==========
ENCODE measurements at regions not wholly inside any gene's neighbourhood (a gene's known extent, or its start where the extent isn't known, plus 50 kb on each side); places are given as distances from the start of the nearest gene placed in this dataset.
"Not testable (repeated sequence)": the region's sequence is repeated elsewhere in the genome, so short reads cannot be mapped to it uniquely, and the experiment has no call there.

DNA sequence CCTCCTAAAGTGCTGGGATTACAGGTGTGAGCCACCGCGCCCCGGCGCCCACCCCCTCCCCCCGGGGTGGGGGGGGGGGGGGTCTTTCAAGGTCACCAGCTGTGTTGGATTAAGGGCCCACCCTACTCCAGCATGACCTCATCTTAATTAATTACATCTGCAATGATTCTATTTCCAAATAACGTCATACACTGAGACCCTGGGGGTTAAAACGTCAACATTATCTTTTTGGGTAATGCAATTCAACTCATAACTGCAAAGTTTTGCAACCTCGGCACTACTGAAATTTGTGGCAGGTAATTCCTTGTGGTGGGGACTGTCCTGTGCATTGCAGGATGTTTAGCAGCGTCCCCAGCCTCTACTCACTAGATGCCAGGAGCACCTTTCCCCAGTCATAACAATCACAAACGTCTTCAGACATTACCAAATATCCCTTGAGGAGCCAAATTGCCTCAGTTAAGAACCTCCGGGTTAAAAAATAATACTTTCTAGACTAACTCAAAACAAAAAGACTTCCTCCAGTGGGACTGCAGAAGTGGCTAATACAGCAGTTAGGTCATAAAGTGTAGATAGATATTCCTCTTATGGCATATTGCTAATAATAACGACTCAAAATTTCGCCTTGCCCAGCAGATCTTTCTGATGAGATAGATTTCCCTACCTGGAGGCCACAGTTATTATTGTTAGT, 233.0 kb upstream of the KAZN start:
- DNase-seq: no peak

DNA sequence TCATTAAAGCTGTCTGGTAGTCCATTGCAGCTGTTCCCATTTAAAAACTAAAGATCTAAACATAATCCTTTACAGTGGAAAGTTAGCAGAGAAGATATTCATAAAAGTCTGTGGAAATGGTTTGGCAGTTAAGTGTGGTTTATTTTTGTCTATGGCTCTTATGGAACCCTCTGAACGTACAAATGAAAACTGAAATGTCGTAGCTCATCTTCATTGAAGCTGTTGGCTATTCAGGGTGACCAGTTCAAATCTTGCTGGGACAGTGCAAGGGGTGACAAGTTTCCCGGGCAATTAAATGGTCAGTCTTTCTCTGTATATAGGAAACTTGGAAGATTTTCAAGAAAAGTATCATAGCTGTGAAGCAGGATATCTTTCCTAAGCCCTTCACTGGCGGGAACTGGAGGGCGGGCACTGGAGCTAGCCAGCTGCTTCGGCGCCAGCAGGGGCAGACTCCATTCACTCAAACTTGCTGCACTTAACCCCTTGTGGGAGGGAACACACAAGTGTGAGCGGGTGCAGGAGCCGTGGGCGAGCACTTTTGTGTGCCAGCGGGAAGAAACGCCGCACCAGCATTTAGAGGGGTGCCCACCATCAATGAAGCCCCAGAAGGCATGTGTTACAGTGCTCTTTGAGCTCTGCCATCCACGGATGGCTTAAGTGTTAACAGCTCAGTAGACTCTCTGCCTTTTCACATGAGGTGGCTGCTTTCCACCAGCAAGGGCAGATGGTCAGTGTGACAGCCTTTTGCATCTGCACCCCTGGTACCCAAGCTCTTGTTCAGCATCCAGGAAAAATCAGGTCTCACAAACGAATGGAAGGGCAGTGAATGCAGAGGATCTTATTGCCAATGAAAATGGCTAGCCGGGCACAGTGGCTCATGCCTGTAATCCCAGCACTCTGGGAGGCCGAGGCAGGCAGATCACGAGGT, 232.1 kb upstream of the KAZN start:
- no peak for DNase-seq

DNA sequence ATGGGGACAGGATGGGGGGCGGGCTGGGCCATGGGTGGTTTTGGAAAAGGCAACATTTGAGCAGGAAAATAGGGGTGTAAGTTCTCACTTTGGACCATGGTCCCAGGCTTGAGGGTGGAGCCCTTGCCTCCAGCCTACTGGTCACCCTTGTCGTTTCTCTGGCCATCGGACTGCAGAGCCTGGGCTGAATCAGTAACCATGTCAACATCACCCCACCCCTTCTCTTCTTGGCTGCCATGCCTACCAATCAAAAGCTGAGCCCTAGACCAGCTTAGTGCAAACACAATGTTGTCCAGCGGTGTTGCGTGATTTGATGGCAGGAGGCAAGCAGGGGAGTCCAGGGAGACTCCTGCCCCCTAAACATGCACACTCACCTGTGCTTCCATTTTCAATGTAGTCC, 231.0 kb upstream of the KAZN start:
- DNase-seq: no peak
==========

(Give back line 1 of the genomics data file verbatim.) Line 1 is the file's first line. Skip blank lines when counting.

ENCODE measurements at regions not wholly inside any gene's neighbourhood (a gene's known extent, or its start where the extent isn't known, plus 50 kb on each side); places are given as distances from the start of the nearest gene placed in this dataset.